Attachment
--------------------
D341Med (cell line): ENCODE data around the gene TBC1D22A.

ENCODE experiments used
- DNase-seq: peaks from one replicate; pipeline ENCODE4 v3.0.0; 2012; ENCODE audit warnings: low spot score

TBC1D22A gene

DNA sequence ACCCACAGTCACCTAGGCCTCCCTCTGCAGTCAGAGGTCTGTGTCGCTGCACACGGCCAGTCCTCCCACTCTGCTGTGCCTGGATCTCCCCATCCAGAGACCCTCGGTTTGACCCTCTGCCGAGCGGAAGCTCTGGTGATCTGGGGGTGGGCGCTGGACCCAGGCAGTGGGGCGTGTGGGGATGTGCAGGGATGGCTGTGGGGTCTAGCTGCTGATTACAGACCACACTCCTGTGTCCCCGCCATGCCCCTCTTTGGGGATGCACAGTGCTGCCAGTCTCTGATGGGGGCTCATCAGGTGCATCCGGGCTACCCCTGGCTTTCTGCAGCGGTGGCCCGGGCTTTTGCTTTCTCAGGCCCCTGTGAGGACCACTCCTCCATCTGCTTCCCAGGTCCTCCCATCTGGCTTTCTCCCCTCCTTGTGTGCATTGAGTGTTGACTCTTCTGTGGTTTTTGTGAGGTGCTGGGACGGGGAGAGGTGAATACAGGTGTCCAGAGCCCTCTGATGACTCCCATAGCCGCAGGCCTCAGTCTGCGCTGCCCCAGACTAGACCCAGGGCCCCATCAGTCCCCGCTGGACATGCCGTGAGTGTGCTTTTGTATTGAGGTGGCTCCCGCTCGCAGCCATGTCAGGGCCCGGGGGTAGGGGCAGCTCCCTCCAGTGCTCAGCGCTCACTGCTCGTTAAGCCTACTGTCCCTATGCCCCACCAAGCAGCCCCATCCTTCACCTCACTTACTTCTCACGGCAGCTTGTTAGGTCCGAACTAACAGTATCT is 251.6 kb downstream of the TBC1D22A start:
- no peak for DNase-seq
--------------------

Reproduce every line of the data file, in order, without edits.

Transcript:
D341Med (cell line): ENCODE data around the gene TBC1D22A.

ENCODE experiments used
- DNase-seq: peaks from one replicate; pipeline ENCODE4 v3.0.0; 2012; ENCODE audit warnings: low spot score

TBC1D22A gene

DNA sequence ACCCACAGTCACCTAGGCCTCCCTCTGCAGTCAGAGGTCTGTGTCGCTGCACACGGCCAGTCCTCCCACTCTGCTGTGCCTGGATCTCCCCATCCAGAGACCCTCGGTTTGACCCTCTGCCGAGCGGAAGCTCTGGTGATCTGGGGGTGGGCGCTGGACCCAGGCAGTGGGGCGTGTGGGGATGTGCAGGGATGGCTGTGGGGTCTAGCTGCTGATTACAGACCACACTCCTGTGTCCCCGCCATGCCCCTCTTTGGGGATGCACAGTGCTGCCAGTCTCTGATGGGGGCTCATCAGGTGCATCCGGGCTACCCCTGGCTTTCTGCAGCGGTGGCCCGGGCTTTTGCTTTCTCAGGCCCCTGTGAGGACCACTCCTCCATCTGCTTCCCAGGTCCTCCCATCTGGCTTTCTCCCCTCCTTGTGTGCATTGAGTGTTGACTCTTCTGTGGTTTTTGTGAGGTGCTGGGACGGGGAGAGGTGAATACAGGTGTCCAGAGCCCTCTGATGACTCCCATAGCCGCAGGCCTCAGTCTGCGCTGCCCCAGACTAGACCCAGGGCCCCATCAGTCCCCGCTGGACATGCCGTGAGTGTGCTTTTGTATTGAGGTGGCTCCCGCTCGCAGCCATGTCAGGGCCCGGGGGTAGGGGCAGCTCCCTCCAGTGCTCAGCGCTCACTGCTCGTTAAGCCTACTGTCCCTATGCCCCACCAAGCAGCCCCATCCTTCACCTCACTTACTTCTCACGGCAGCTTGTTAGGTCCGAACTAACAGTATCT is 251.6 kb downstream of the TBC1D22A start:
- no peak for DNase-seq